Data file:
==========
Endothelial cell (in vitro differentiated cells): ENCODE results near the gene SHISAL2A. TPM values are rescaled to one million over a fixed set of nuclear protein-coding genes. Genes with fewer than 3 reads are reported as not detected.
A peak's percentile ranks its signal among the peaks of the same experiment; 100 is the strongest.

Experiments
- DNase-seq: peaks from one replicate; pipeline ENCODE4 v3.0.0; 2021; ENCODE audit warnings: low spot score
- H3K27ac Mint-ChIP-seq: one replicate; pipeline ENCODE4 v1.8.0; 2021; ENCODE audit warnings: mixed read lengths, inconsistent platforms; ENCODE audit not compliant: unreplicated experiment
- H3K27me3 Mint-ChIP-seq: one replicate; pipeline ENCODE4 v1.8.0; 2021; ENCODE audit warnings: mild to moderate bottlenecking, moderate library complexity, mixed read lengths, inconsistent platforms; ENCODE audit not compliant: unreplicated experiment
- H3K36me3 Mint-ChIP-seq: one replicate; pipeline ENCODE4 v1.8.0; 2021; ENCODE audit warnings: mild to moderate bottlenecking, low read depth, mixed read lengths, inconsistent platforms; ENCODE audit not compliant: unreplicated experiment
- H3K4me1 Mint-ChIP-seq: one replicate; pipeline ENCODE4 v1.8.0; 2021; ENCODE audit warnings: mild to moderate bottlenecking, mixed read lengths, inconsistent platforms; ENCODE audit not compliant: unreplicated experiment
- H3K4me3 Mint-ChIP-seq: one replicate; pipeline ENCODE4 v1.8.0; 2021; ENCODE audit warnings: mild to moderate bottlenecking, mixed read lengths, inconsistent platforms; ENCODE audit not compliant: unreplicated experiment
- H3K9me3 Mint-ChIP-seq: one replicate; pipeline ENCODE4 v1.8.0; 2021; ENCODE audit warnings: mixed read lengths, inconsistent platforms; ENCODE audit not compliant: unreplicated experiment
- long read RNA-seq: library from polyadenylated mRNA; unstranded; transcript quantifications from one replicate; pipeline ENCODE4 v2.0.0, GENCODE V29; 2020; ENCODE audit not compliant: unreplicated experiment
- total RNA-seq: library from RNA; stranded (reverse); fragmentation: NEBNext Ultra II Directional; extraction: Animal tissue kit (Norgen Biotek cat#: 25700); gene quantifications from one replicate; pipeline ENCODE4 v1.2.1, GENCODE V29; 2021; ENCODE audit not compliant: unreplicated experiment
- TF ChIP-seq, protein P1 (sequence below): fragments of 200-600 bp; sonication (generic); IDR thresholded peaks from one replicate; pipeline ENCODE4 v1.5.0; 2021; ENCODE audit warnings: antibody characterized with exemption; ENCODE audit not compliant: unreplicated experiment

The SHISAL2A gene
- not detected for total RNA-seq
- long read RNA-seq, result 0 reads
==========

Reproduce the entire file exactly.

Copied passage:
Endothelial cell (in vitro differentiated cells): ENCODE results near the gene SHISAL2A. TPM values are rescaled to one million over a fixed set of nuclear protein-coding genes. Genes with fewer than 3 reads are reported as not detected.
A peak's percentile ranks its signal among the peaks of the same experiment; 100 is the strongest.

Experiments
- DNase-seq: peaks from one replicate; pipeline ENCODE4 v3.0.0; 2021; ENCODE audit warnings: low spot score
- H3K27ac Mint-ChIP-seq: one replicate; pipeline ENCODE4 v1.8.0; 2021; ENCODE audit warnings: mixed read lengths, inconsistent platforms; ENCODE audit not compliant: unreplicated experiment
- H3K27me3 Mint-ChIP-seq: one replicate; pipeline ENCODE4 v1.8.0; 2021; ENCODE audit warnings: mild to moderate bottlenecking, moderate library complexity, mixed read lengths, inconsistent platforms; ENCODE audit not compliant: unreplicated experiment
- H3K36me3 Mint-ChIP-seq: one replicate; pipeline ENCODE4 v1.8.0; 2021; ENCODE audit warnings: mild to moderate bottlenecking, low read depth, mixed read lengths, inconsistent platforms; ENCODE audit not compliant: unreplicated experiment
- H3K4me1 Mint-ChIP-seq: one replicate; pipeline ENCODE4 v1.8.0; 2021; ENCODE audit warnings: mild to moderate bottlenecking, mixed read lengths, inconsistent platforms; ENCODE audit not compliant: unreplicated experiment
- H3K4me3 Mint-ChIP-seq: one replicate; pipeline ENCODE4 v1.8.0; 2021; ENCODE audit warnings: mild to moderate bottlenecking, mixed read lengths, inconsistent platforms; ENCODE audit not compliant: unreplicated experiment
- H3K9me3 Mint-ChIP-seq: one replicate; pipeline ENCODE4 v1.8.0; 2021; ENCODE audit warnings: mixed read lengths, inconsistent platforms; ENCODE audit not compliant: unreplicated experiment
- long read RNA-seq: library from polyadenylated mRNA; unstranded; transcript quantifications from one replicate; pipeline ENCODE4 v2.0.0, GENCODE V29; 2020; ENCODE audit not compliant: unreplicated experiment
- total RNA-seq: library from RNA; stranded (reverse); fragmentation: NEBNext Ultra II Directional; extraction: Animal tissue kit (Norgen Biotek cat#: 25700); gene quantifications from one replicate; pipeline ENCODE4 v1.2.1, GENCODE V29; 2021; ENCODE audit not compliant: unreplicated experiment
- TF ChIP-seq, protein P1 (sequence below): fragments of 200-600 bp; sonication (generic); IDR thresholded peaks from one replicate; pipeline ENCODE4 v1.5.0; 2021; ENCODE audit warnings: antibody characterized with exemption; ENCODE audit not compliant: unreplicated experiment

The SHISAL2A gene
- not detected for total RNA-seq
- long read RNA-seq, result 0 reads